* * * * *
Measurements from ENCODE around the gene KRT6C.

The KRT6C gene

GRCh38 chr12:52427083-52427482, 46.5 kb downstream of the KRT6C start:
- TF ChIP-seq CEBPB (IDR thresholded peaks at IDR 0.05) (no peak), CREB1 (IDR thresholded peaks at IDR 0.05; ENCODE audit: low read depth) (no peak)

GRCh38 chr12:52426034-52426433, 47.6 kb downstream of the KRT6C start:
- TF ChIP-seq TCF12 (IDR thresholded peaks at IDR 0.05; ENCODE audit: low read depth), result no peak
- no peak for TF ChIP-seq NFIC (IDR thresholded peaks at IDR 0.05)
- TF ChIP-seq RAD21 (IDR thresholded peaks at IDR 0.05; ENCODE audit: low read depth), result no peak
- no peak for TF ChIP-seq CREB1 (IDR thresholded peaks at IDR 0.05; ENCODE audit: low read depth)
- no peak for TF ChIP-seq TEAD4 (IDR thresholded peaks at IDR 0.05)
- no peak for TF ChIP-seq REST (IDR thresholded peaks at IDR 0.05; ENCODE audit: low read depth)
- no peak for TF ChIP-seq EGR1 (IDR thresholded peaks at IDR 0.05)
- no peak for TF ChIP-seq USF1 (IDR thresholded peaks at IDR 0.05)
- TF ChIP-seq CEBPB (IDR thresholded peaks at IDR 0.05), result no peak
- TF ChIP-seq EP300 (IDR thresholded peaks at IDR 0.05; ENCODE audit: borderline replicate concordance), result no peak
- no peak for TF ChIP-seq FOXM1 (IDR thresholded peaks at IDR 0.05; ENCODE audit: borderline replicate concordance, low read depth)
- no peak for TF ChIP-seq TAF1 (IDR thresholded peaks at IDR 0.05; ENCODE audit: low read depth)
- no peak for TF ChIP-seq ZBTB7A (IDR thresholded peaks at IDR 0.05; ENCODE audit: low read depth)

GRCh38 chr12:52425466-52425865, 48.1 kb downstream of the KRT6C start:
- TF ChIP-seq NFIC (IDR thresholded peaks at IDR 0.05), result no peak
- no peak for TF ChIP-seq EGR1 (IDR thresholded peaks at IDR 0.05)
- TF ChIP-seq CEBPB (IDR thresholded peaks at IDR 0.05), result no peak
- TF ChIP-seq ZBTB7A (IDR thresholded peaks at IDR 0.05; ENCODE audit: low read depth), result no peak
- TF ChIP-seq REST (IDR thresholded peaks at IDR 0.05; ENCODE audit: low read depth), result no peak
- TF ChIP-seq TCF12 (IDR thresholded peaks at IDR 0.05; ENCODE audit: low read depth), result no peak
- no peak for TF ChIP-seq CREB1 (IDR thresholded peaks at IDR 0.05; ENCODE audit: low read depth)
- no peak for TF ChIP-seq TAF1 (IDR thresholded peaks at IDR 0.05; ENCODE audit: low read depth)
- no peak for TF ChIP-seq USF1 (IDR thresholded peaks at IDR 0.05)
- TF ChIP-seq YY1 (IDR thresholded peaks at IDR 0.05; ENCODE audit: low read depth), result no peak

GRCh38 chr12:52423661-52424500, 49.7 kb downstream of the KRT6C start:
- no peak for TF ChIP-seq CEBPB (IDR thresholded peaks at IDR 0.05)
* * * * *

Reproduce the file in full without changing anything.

Measurements from ENCODE around the gene KRT6C.

The KRT6C gene

GRCh38 chr12:52427083-52427482, 46.5 kb downstream of the KRT6C start:
- TF ChIP-seq CEBPB (IDR thresholded peaks at IDR 0.05) (no peak), CREB1 (IDR thresholded peaks at IDR 0.05; ENCODE audit: low read depth) (no peak)

GRCh38 chr12:52426034-52426433, 47.6 kb downstream of the KRT6C start:
- TF ChIP-seq TCF12 (IDR thresholded peaks at IDR 0.05; ENCODE audit: low read depth), result no peak
- no peak for TF ChIP-seq NFIC (IDR thresholded peaks at IDR 0.05)
- TF ChIP-seq RAD21 (IDR thresholded peaks at IDR 0.05; ENCODE audit: low read depth), result no peak
- no peak for TF ChIP-seq CREB1 (IDR thresholded peaks at IDR 0.05; ENCODE audit: low read depth)
- no peak for TF ChIP-seq TEAD4 (IDR thresholded peaks at IDR 0.05)
- no peak for TF ChIP-seq REST (IDR thresholded peaks at IDR 0.05; ENCODE audit: low read depth)
- no peak for TF ChIP-seq EGR1 (IDR thresholded peaks at IDR 0.05)
- no peak for TF ChIP-seq USF1 (IDR thresholded peaks at IDR 0.05)
- TF ChIP-seq CEBPB (IDR thresholded peaks at IDR 0.05), result no peak
- TF ChIP-seq EP300 (IDR thresholded peaks at IDR 0.05; ENCODE audit: borderline replicate concordance), result no peak
- no peak for TF ChIP-seq FOXM1 (IDR thresholded peaks at IDR 0.05; ENCODE audit: borderline replicate concordance, low read depth)
- no peak for TF ChIP-seq TAF1 (IDR thresholded peaks at IDR 0.05; ENCODE audit: low read depth)
- no peak for TF ChIP-seq ZBTB7A (IDR thresholded peaks at IDR 0.05; ENCODE audit: low read depth)

GRCh38 chr12:52425466-52425865, 48.1 kb downstream of the KRT6C start:
- TF ChIP-seq NFIC (IDR thresholded peaks at IDR 0.05), result no peak
- no peak for TF ChIP-seq EGR1 (IDR thresholded peaks at IDR 0.05)
- TF ChIP-seq CEBPB (IDR thresholded peaks at IDR 0.05), result no peak
- TF ChIP-seq ZBTB7A (IDR thresholded peaks at IDR 0.05; ENCODE audit: low read depth), result no peak
- TF ChIP-seq REST (IDR thresholded peaks at IDR 0.05; ENCODE audit: low read depth), result no peak
- TF ChIP-seq TCF12 (IDR thresholded peaks at IDR 0.05; ENCODE audit: low read depth), result no peak
- no peak for TF ChIP-seq CREB1 (IDR thresholded peaks at IDR 0.05; ENCODE audit: low read depth)
- no peak for TF ChIP-seq TAF1 (IDR thresholded peaks at IDR 0.05; ENCODE audit: low read depth)
- no peak for TF ChIP-seq USF1 (IDR thresholded peaks at IDR 0.05)
- TF ChIP-seq YY1 (IDR thresholded peaks at IDR 0.05; ENCODE audit: low read depth), result no peak

GRCh38 chr12:52423661-52424500, 49.7 kb downstream of the KRT6C start:
- no peak for TF ChIP-seq CEBPB (IDR thresholded peaks at IDR 0.05)